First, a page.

How do the bonds between women hold when the rest of the world seems to be crashing down? Some might say it’s one of the only things keeping them alive—inside a psychiatric ward where three days can turn into two years, with life becoming routine, and distraction from routine, over and over again, in a seemingly endless loop.
In 1967, Susanna Kaysen was admitted to the adolescent girls’ ward at McLean Hospital, where she was a patient for two years. In 1993, she published an account of that time in the groundbreaking memoir, Girl, Interrupted. In 1999, Hollywood adapted the book into a movie starring Angelina Jolie, who would go on to win an Oscar for her role as the sociopathic yet alluring Lisa. The same story, told over and over again, lived and re-lived—and reworked. Like a game of telephone, but with the tale of someone’s sanity.
Kaysen intended for her book to be an anthropological study of the ins and out of a residential psychiatric ward. Positioning herself as a detached narrator, she didn’t mean, or even want, her readers to see themselves in the book—or in her. However, she could not prevent her novel from gaining national acclaim, as young people everywhere, particularly girls, began to personally relate to Kaysen’s experience of mental illness. “You wrote this book for me,” she recalls young women saying to her. I am certainly guilty of thoughts like this.
Susanna Kaysen has publically considered her book to be a failure. She has talked openly about her discomfort with readers’ invasiveness in thinking the book is a transcription of what was going on in her brain during those years. After the largely inaccurate movie adaptation became wildly popular, Kaysen has called the movie “melodramatic drivel,” and that the book “has become something else, and it doesn’t belong to me. I shouldn’t have any commentary on it anymore,” according to an interview in The Paris Review. I can’t help but feel squeamish while reading her words, feeling like I’ve stolen someone’s story and can never give it back.
Unapologetic intrusiveness has become a mainstay in contemporary culture, with Insta-stalking as the new normal, and popular hashtags such as #relatable and #me dotted all over social media. But when does empathy become obsession become fetishization, particularly if the subject herself is uncomfortable with it all? Considerations like these have been largely overlooked due to the movie’s commercial success as a “feminist” cult classic, sparing it from any critical analysis that would challenge the movie’s categorization as feminist art. But how does it hold up twenty years later?
Despite its overwhelmingly female cast at a time when women made up only a tiny percentage of speaking roles, the 1999 movie adaptation turned to hypersexualizing tropes that eroticized and exotified young women’s struggles with mental illness–establishing the movie as, at least in my opinion, a feminist failure.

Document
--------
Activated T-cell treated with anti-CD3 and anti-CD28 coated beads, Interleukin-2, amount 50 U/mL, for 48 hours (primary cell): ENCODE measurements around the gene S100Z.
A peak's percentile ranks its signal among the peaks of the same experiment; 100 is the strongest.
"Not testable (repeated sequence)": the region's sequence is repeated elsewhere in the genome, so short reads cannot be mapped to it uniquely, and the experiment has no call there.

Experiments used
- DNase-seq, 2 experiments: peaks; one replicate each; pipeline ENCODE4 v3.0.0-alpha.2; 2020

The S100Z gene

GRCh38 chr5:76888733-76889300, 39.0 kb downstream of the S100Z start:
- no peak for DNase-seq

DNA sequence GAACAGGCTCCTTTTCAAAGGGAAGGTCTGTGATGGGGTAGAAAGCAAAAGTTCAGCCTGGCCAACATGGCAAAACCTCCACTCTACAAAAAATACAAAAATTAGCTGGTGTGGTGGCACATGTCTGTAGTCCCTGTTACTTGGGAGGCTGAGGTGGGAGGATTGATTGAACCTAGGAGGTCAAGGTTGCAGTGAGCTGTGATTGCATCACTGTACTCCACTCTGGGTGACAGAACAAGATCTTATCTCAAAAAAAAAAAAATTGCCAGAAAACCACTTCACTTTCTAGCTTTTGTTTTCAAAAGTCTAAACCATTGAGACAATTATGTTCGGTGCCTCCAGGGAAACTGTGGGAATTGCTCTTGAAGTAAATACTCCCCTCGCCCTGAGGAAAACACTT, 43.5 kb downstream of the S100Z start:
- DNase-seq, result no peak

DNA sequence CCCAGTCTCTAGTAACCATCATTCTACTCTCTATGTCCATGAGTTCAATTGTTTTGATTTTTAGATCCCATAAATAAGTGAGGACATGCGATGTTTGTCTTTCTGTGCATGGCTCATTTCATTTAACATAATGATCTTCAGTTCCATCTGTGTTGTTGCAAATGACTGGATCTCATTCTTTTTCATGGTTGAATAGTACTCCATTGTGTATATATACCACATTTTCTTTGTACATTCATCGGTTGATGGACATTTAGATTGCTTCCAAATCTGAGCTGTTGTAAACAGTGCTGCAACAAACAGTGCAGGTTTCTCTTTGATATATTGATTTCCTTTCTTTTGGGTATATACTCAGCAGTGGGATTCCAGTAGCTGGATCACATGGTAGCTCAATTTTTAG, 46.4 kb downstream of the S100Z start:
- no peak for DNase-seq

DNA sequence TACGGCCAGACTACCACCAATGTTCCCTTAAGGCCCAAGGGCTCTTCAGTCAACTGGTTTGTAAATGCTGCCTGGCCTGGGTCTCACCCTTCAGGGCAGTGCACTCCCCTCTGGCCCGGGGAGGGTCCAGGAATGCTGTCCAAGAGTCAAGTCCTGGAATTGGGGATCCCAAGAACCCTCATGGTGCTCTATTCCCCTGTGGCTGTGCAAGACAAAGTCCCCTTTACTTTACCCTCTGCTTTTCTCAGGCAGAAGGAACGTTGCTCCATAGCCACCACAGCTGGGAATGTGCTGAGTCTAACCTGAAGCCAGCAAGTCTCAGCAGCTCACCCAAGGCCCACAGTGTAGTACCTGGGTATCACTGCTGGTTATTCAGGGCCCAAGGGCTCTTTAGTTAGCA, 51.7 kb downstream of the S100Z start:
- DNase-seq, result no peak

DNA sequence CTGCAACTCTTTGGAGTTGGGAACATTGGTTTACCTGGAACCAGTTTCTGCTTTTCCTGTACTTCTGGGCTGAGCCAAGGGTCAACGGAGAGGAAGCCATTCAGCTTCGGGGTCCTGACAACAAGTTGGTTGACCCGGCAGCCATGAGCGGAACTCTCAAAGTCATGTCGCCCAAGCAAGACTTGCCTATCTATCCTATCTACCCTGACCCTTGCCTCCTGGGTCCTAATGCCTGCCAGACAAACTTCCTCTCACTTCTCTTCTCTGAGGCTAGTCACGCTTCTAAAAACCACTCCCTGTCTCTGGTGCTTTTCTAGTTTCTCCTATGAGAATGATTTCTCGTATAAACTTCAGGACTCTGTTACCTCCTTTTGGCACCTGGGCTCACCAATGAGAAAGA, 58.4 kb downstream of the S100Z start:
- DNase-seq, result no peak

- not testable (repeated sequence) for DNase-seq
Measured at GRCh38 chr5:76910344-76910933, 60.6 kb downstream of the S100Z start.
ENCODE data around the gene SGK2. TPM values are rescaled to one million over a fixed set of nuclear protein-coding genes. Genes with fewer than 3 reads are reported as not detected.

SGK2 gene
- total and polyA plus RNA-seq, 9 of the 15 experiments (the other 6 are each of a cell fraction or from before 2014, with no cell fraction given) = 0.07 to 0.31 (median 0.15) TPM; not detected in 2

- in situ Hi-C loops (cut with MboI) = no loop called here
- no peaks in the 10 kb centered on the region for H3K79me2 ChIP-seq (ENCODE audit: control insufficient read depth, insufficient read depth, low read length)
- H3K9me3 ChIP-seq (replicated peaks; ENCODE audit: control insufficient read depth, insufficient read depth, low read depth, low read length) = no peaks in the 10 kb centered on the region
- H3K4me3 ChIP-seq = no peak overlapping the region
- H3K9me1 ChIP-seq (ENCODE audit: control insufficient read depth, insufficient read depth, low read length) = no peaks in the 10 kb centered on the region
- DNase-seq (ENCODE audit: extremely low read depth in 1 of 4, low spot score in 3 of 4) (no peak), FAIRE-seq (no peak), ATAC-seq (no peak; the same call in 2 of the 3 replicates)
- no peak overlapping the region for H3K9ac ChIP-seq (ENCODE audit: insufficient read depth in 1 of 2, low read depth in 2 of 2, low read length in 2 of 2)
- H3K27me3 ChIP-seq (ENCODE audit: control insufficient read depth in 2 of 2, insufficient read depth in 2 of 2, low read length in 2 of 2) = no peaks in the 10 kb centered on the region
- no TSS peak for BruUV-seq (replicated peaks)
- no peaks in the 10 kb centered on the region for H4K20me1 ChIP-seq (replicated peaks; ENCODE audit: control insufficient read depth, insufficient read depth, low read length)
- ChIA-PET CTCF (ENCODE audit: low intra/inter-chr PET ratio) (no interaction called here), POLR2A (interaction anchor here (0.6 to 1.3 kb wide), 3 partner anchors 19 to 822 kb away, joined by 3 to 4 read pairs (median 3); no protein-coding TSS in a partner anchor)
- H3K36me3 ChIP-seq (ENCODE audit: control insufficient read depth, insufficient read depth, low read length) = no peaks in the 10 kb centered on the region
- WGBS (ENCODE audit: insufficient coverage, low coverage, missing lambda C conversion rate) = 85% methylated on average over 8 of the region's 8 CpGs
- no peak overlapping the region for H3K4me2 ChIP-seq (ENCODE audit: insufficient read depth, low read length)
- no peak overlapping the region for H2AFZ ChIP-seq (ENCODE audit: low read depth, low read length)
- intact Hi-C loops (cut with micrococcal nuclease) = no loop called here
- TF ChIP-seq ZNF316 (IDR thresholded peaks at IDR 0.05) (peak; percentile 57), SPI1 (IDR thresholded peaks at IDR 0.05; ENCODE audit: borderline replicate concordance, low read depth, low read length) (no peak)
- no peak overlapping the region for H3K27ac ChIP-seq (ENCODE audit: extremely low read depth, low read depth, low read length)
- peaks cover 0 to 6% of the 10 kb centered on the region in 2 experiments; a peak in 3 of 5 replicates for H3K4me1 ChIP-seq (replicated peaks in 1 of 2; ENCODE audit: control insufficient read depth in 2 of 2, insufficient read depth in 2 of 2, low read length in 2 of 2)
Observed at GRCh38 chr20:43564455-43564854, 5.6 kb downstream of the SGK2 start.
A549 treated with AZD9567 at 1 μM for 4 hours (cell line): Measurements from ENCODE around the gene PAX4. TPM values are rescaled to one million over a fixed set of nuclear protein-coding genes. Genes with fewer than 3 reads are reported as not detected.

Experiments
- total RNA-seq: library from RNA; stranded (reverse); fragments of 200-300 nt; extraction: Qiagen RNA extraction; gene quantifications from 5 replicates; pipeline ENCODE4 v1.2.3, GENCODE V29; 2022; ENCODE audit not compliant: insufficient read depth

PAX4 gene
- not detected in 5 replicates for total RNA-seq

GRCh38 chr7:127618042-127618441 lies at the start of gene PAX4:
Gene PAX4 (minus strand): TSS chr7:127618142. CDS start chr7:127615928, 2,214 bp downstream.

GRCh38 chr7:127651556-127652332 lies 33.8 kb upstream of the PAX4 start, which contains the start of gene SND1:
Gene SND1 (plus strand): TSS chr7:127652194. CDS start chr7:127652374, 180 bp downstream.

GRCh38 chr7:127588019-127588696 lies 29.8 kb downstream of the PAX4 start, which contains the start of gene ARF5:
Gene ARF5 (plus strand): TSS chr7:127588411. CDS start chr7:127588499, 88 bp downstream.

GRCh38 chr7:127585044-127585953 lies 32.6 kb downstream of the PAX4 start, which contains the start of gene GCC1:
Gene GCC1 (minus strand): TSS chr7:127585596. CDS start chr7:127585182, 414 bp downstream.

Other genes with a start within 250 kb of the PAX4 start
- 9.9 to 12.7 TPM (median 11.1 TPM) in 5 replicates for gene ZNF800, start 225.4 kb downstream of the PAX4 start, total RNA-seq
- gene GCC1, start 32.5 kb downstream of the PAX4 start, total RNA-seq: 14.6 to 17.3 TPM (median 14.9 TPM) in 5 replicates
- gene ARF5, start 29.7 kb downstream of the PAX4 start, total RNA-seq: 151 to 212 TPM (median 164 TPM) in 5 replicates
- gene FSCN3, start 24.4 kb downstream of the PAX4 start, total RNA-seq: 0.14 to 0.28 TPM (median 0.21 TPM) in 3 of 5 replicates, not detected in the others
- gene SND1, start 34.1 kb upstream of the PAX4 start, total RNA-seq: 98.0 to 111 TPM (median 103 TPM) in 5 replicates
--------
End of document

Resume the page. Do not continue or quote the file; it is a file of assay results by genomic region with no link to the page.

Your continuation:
While the movie did help shed light on the pervasiveness and intensity of some women’s’ internal battles, it also problematically framed psychiatric illnesses on a moral gradient—where the saner characters were also often the honorable ones. The main character, Susanna (played by Winona Ryder), is characterized as not actually crazy like the others, but as a “lazy, self-indulgent little girl.” When she ultimately “chooses” to get better (again, problematic), Lisa—a messy characterization of Suzanna’s darker side—is still hospitalized, facing the consequences of her immoral and unladylike behavior. As Sarah Domet put it perfectly for Bitch Flicks, the movie “pits ‘good’ against ‘evil,’ and ‘feminine’ against ‘unfeminine’” which is tied up in representations of mental illness. Susanna is faced with a choice: continue life with Lisa, a life that will certainly lead to chaos and casual sex and countercultural adventures, or return to Claymore to truly invest in her recovery. It’s a choice.”
Given Hollywood’s bastardization of Kaysen’s story and its largely exploitative treatment of what actually happened to the women at McLean, I understand the need to respect the story’s truth, and therefore Kaysen’s intention for her memoir. Susanna Kaysen is a real person, who deserves autonomy over her story, particularly given its vulnerability and honesty as a narrative. However, I don’t think this has to be mutually exclusive with the recognition that whether or not certain experiences are actually similar, the feelings of pain behind mental illness and trauma can be. Susanna Kaysen can have Girl, Interrupted, and so can I.
I was admitted to various inpatient facilities almost fifty years after Susanna Kaysen. A year younger, and a couple miles away, I embarked on my own journey with adolescent girl psychiatric wards—a journey my extreme privilege could afford. Unlike Kaysen, however, there was no chain-smoking cigarettes in the hallways to numb the repetitive days, or male doctors telling me I wanted to sleep with them. There was no get-out-of-jail-free-card where a marriage proposal and the promise of a stable heterosexual relationship was enough of an insurance policy for doctors to wave their magic wand and discharge me. Our experiences were not the same. But just as Susanna saw herself in Vermeer’s portrait, Girl Interrupted at Her Music, I see a theory of gender in her book.